Over the last 6 months, the University of Rochester received $34.5 million in awards from research programs funded by the American Recovery and Reinvestment Act (ARRA). These grants fund a broad array of scientific programs and to date have supported 116 jobs at the University.
"The Obama Administration and the U.S. Congress demonstrated considerable foresight in allocating stimulus dollars to research and development," said Joel Seligman, president of the University of Rochester. "These funds will not only provide immediate economic relief by creating and saving jobs in this difficult economic environment, they also represent a critical investment in our nation's economic future growth by investing in scientific innovation."
Through September 30, the University of Rochester received 131 awards for a total of $34.5 million in funding. These funds support research projects in medicine, engineering, optics, astronomy, chemistry, linguistics, and physics.
A provision in the law requires that institutions receiving ARRA support report back to the federal government on a quarterly basis the number of jobs that were created or retained as a result of the funding. The first report was due to the federal government on October 10.
Since May, a total of 116 University of Rochester employees had their salaries paid for, in whole or in part, with ARRA-related funds. Research labs are typically engaged in multiple projects simultaneously, many of which are supported by separate research grants. Hence, faculty and lab employees' salaries are often paid out of different research accounts. When ARRA-related activity is consolidated to reflect full-time-equivalent positions, the awards fully funded the equivalent of 35 jobs through the end of September.
These job numbers do not include projects that received funding toward the end of the reporting period and may not yet have made payroll expenditures. Additionally, many of these awards support multi-year research projects so the total job impact will be stretched out over several years.
University officials stress that these funds continue to flow to the institution with new awards announced on a weekly basis. The research grants from agencies such as the National Institutes of Health and the National Science Foundation are awarded on a programmatic basis, meaning that scientists and institutions compete for various pools of federal research dollars. Applications are peer reviewed and funds awarded as decisions are made on individual research priorities established by the agencies and Congress. In total, these agencies have $22 billion in stimulus-related research and development funds that they are required to allocate by next October.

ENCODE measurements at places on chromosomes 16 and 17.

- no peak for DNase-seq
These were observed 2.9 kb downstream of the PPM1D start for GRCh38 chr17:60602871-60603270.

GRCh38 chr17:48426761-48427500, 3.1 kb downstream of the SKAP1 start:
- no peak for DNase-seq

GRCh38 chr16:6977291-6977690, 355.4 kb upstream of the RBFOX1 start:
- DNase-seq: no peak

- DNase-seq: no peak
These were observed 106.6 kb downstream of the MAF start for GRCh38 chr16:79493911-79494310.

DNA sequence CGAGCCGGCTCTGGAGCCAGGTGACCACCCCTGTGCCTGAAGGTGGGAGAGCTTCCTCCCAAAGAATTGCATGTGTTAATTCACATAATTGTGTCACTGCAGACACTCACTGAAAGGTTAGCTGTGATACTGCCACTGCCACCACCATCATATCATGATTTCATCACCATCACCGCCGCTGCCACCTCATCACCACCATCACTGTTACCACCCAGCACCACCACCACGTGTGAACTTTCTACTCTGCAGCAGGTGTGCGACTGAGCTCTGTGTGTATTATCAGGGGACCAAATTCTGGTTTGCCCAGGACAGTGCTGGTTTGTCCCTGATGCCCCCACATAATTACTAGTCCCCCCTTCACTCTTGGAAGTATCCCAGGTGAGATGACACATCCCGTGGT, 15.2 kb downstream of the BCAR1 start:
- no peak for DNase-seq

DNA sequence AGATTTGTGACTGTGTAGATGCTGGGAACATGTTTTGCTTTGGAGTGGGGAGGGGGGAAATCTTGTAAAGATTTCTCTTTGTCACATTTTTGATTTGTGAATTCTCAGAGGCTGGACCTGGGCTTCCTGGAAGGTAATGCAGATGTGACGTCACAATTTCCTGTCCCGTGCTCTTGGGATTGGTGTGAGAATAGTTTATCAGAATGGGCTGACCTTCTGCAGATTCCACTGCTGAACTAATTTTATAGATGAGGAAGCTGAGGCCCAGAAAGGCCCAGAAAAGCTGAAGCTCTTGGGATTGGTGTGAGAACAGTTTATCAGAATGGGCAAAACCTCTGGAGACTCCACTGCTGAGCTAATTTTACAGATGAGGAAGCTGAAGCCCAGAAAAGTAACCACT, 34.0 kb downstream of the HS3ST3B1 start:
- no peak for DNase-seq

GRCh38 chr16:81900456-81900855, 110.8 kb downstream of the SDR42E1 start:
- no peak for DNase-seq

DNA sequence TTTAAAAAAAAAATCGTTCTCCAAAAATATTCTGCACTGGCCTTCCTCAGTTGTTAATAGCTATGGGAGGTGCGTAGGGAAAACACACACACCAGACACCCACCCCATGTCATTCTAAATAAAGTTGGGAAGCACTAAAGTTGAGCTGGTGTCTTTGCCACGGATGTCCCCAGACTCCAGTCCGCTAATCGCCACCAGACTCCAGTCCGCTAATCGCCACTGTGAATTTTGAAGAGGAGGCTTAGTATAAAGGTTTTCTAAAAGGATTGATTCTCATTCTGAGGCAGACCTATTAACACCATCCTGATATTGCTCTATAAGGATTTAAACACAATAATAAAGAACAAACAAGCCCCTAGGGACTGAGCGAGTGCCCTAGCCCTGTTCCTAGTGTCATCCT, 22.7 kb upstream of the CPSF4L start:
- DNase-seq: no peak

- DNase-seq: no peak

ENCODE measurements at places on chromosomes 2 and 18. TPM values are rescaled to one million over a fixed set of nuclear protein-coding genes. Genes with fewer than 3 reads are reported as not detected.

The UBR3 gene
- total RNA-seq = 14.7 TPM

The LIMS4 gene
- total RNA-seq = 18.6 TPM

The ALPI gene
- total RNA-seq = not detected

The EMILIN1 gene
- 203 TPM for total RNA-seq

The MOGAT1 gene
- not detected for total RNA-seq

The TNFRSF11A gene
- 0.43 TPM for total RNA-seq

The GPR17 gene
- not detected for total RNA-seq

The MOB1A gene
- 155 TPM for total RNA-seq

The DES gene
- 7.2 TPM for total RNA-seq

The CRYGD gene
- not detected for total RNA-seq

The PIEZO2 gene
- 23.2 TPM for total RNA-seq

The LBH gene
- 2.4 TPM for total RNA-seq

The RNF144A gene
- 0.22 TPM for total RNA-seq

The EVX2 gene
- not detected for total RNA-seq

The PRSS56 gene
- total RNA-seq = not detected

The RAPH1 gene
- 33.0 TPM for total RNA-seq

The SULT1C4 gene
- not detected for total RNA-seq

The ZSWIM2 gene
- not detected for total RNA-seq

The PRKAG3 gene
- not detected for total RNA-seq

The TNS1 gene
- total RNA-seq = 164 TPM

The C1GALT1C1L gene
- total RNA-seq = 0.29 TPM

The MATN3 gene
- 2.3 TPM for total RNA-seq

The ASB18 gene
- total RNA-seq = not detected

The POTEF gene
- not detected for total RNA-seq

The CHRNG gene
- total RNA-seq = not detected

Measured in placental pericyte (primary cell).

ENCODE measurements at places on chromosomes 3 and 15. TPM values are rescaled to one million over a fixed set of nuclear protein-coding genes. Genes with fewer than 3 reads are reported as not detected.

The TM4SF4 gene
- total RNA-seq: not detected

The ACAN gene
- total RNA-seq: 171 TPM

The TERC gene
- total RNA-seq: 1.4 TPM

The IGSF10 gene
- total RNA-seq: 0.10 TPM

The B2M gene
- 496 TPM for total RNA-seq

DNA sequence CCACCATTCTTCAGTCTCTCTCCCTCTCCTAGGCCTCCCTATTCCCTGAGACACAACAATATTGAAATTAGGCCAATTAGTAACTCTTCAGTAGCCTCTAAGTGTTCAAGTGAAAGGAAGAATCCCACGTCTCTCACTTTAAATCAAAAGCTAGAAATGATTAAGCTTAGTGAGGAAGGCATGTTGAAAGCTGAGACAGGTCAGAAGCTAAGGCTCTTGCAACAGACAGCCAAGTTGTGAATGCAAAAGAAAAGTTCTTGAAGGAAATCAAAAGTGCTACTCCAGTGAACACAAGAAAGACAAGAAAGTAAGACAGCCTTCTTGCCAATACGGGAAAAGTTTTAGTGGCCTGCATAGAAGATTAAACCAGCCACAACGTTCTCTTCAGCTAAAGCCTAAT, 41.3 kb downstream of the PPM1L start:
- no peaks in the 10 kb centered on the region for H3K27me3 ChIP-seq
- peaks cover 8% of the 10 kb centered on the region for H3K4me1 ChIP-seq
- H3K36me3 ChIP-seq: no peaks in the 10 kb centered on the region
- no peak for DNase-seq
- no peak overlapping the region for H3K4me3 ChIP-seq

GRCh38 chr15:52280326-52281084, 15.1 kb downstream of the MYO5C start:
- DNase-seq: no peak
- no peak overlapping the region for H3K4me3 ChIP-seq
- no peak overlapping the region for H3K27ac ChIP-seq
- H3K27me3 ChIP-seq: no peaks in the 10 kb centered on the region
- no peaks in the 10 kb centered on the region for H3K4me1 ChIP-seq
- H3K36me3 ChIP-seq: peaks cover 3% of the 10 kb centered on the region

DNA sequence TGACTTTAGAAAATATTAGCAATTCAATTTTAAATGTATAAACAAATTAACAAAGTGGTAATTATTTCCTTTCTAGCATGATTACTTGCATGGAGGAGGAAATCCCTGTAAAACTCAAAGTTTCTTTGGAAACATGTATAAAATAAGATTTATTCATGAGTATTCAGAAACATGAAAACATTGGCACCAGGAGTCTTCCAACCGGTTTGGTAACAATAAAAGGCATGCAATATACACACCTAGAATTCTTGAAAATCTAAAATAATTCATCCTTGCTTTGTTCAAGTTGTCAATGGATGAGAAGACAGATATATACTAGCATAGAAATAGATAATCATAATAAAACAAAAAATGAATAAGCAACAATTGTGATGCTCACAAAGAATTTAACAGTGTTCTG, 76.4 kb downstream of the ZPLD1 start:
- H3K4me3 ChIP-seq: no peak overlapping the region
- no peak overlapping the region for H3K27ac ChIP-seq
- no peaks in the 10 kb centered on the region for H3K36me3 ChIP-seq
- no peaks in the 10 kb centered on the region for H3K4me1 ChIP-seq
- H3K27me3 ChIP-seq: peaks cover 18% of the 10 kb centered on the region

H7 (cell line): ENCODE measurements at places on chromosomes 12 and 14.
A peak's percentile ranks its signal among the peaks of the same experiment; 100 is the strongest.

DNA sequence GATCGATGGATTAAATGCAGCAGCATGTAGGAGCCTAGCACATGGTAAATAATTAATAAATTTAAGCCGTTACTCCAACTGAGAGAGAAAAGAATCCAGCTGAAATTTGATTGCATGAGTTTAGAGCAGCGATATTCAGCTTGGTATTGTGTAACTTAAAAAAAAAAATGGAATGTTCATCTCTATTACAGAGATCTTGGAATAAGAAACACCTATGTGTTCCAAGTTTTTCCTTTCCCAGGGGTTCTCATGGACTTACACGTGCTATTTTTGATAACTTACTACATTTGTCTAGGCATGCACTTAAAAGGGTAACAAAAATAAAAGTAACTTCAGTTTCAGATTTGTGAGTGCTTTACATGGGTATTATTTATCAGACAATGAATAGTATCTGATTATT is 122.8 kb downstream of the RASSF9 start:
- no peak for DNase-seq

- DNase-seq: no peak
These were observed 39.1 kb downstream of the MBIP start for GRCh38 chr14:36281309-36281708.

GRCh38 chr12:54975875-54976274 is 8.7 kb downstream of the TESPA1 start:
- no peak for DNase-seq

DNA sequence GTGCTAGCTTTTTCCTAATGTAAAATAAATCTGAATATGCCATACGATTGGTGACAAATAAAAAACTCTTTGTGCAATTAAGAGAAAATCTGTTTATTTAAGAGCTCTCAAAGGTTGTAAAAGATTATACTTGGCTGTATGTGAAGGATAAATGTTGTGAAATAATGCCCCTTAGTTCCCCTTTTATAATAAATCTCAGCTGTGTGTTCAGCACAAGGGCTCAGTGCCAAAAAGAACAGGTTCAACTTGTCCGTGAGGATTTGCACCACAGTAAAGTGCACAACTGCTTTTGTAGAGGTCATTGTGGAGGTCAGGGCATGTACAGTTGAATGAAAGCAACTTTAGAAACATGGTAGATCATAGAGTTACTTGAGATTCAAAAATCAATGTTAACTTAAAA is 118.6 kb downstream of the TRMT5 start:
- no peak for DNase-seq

"We believe that our scientists will be highly competitive for these research dollars," said Ralph Kuncl, provost of the University of Rochester. "The nature of the peer review process is that the best science rises to the top and we believe that over the next year we will see a considerable influx in stimulus-related research funding to the University and that the impact of those funds, both in terms of jobs and new discoveries, will be significant."
Examples of University of Rochester projects supported by ARRA research funds include: the development of a material that will increase the performance of hydrogen fuel cells, efforts to understand the molecular origins of Parkinson's and Huntington's diseases, the development of customized contact lenses for individuals with abnormal corneal conditions, the commercial application of novel shape memory polymers, and efforts to both understand behaviors that promote the spread of HIV and develop a new vaccine to inhibit the viruses transmission. The University has also received non-research awards, including funding to support education programs at the Memorial Art Gallery.
The University of Rochester will provide periodic updates on ARRA-related activity at www.rochester.edu/news/arra, including information on total funding, awards, job impact, and profiles of individual research projects.